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Sri Lanka: Hopes and fears after election

By Sara Sidner, CNN
A small group of Mahinda Rajapaksa supporters celebrate in Colombo, Sri Lanka.
A small group of Mahinda Rajapaksa supporters celebrate in Colombo, Sri Lanka.
STORY HIGHLIGHTS
  • First peacetime election after 26 years leaves some questions
  • Losing candidate alleges vote rigging; wants vote nullified
  • Winning candidate says he has mandate for his second term
  • Key question will be how former Tamil enemies are treated

Colombo, Sri Lanka (CNN) -- Sri Lanka has held its first presidential election since government forces put down a 26-year insurgency by Tamil Tiger rebels.

CNN's Sara Sidner looks at the election, claims of vote rigging from political rivals who were war-time allies, and what the future may hold for Sri Lanka.

What is the significance of the elections?

This is the first peacetime election in more than 25 years. Sri Lanka has just emerged from a civil war that has torn the country apart, left tens of thousands displaced, and many argue has stunted the country's growth especially in the north where the war has destroyed much of the infrastructure.

Citizens see this election as an opportunity for the government to move the country forward much more rapidly instead of putting its resources into the war.

Sri Lanka has long been in the spotlight around the world because of the war that pitted a group called the Liberation Tigers of Tamil Eelam (LTTE), labeled by Washington and the EU a terror organization, against the Sinhalese majority government.

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The LTTE started its fight for a separate country in the north as a protest against the government for oppressing the minority Tamil population and treating them as second class citizens.

Why is this election so hotly disputed?

The election pits two powerful men against each other who were just months ago close allies working together to win the war.

The incumbent, Mahinda Rajapaksa, is up against his former Army Commander, General Sarath Fonseka. The two men ended up at odds over what appears to be more personal than political.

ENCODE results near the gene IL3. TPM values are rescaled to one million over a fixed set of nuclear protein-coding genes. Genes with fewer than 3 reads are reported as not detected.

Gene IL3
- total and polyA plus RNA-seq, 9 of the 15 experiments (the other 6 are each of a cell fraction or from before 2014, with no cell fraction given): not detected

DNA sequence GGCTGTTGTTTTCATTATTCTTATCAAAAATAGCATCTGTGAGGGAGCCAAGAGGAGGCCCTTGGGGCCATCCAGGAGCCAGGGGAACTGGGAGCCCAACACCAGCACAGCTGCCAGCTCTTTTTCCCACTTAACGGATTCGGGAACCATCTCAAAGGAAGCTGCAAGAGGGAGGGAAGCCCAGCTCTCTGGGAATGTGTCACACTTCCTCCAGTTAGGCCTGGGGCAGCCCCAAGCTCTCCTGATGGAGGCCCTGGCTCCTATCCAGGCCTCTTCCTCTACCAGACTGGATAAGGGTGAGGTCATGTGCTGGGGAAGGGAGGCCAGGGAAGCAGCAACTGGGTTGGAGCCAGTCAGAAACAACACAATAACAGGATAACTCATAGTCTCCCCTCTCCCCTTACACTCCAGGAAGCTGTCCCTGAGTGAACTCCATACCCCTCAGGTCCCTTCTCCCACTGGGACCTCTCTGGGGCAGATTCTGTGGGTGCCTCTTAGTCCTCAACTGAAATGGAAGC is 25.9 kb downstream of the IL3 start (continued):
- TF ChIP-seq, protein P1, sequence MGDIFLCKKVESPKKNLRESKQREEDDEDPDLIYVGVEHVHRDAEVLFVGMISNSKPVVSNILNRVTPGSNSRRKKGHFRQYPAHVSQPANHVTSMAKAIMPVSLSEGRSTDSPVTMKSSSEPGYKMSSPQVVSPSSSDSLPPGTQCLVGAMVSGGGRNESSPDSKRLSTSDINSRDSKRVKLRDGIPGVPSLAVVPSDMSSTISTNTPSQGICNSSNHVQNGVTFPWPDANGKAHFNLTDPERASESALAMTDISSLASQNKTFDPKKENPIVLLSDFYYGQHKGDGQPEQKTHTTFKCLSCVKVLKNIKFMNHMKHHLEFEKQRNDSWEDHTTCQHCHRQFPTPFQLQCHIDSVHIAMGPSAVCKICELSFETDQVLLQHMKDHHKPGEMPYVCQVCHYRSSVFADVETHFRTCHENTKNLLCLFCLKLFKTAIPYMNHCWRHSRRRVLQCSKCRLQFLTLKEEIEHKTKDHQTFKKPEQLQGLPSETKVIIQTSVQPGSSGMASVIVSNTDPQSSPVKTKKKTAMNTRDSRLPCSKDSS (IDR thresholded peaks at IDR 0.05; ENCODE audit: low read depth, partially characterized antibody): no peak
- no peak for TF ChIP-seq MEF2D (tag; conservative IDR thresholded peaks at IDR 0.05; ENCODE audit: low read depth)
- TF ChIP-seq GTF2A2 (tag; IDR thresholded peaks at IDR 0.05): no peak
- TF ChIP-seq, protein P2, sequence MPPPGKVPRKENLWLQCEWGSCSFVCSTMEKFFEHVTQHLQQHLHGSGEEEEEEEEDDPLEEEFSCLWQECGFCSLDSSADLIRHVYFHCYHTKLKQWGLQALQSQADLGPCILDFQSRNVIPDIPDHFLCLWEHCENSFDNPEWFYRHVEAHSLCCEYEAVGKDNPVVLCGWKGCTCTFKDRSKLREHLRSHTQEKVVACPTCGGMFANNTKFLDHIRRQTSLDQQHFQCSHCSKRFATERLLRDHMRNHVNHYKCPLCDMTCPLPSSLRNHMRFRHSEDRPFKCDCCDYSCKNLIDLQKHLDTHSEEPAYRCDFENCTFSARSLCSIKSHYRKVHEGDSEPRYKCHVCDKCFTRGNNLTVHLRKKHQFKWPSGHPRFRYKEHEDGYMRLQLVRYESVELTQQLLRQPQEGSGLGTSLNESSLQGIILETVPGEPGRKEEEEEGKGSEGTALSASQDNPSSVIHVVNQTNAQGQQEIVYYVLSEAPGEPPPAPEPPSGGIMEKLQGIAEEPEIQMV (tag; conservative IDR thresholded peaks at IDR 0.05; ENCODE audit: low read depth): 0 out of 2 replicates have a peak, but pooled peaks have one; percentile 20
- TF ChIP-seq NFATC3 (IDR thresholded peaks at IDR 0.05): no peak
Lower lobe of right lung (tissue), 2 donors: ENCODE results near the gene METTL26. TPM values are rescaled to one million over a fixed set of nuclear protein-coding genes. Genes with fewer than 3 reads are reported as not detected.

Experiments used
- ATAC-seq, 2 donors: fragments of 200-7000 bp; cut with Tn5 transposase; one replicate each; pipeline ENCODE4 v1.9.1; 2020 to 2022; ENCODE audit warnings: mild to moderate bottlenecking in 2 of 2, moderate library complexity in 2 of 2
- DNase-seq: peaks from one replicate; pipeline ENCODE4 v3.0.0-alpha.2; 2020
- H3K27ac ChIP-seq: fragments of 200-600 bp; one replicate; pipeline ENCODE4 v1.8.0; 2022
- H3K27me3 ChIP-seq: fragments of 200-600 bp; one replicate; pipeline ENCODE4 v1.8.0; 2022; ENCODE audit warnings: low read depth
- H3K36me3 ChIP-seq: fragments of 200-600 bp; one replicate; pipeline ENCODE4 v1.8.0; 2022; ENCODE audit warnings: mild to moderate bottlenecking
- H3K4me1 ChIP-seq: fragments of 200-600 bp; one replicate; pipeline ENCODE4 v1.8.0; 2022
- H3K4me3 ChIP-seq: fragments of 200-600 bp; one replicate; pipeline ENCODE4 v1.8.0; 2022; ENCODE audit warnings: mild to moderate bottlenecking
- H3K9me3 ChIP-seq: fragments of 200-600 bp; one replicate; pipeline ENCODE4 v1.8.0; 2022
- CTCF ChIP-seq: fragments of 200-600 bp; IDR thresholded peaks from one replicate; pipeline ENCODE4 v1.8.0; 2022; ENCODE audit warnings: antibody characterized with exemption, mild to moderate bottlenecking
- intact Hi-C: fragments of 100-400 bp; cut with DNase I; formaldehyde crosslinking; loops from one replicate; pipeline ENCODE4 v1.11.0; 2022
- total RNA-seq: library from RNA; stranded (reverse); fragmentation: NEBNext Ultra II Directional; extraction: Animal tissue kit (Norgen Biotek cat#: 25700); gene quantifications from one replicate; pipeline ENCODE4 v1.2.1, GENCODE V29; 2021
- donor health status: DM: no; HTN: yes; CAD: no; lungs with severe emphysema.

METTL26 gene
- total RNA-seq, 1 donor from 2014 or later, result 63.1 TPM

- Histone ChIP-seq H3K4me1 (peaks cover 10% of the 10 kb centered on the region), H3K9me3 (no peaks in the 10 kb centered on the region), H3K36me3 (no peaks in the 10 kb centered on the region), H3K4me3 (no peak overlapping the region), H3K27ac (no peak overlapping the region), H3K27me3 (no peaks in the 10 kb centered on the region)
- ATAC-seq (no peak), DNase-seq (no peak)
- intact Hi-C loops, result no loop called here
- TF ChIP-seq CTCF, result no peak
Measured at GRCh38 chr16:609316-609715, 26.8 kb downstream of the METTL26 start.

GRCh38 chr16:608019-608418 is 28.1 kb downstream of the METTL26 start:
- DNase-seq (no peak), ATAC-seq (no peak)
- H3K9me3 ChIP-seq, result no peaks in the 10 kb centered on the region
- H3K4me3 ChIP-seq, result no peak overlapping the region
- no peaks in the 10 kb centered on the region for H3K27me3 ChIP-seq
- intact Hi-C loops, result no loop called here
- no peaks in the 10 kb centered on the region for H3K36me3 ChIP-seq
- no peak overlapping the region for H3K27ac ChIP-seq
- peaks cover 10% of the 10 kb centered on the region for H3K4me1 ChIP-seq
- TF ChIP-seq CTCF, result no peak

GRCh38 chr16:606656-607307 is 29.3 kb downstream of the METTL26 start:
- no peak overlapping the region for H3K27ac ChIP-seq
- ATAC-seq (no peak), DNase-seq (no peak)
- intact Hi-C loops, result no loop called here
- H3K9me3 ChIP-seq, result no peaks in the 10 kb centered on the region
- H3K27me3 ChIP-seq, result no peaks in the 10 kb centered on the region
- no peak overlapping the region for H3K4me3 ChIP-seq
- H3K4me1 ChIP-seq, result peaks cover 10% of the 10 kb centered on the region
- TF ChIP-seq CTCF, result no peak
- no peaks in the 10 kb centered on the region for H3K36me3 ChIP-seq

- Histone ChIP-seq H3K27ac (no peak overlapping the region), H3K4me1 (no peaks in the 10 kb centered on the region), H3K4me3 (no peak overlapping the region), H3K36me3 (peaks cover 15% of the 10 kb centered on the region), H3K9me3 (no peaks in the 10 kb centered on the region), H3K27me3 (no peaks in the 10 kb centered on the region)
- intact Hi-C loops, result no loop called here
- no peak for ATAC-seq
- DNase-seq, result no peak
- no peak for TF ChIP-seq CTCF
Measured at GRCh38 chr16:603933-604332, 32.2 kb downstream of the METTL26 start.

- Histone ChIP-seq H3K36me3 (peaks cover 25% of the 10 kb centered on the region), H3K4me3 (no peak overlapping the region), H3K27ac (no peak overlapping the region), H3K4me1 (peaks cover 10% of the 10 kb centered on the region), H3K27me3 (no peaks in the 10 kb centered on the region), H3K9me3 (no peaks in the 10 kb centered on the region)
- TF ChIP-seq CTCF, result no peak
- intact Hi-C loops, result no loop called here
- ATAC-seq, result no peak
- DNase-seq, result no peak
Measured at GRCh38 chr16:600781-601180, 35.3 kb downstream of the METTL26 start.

The moment the war was declared over by the two men -- who are largely credited with winning it -- the president put General Fonseka in a government position that held very little power.

Fonseka felt as if he had been marginalized and at the same time, once he began trying to work with his Commander in Chief in a peacetime setting, the two men did not see eye to eye on the way to go about moving the country forward.

What happened in the election?

Sri Lanka's election campaign season was violent, according to an election monitoring group in the country. There were more than 700 reported incidents of politically motivated violence several of which ended in deaths as the two candidates made their way around the country stumping for votes.

When it came to the actual polling day things cooled way down. Voting was peaceful in the vast majority of the country, except in the north where voters woke up to several explosions hours before the polls opened though no one was injured.

The incumbent, President Mahinda Rajapaksa, has won the election with nearly 60 percent of the vote while his main challenger Sarath Fonseka had just over 40 percent, Elections Commissioner Dayananda Dissanayake said.

Rajapaksa has claimed victory and will serve a second term while Fonseka says he will not concede the election after accusing the government of fraud.

While the vote was being counted the Rajapaksa-led government sent armed troops to the hotel where Fonseka and several opposition leaders stayed for the night. Fonseka and his supporters moved to the hotel due to fears they would not be safe in their own homes after Fonseka said he had received threatening phone calls.

For nearly 24 hours troops stood outside the hotel prompting Fonseka to accuse the government of trying to intimidate him and his supporters.

Rajapaksa responded that the troops were there for Fonseka's protection and for the protection of the entire hotel since so many political leaders were there -- an explanation Fonseka rejects.

What's possible next?

Fonseka says he will go to all the legal means to try to nullify the election but said he would leave the country for a while if he felt his safety depended on it. Rajapaksa says he will continue his work as president knowing that voters backed him for a second term.

Polls in the Tamil dominated areas showed voters favoring Fonseka. Tamil citizens worry they will continue to be marginalized by the Sinhalese majority government. Tens of thousands of them are still living in displacement camps as victims of the war.

The president has said in the past that there are no more minorities in the country, only Sri Lankans and vowed to make the country whole.

But in an interview he could not spell out exactly what he would do to help make that a reality for the minority Tamil population.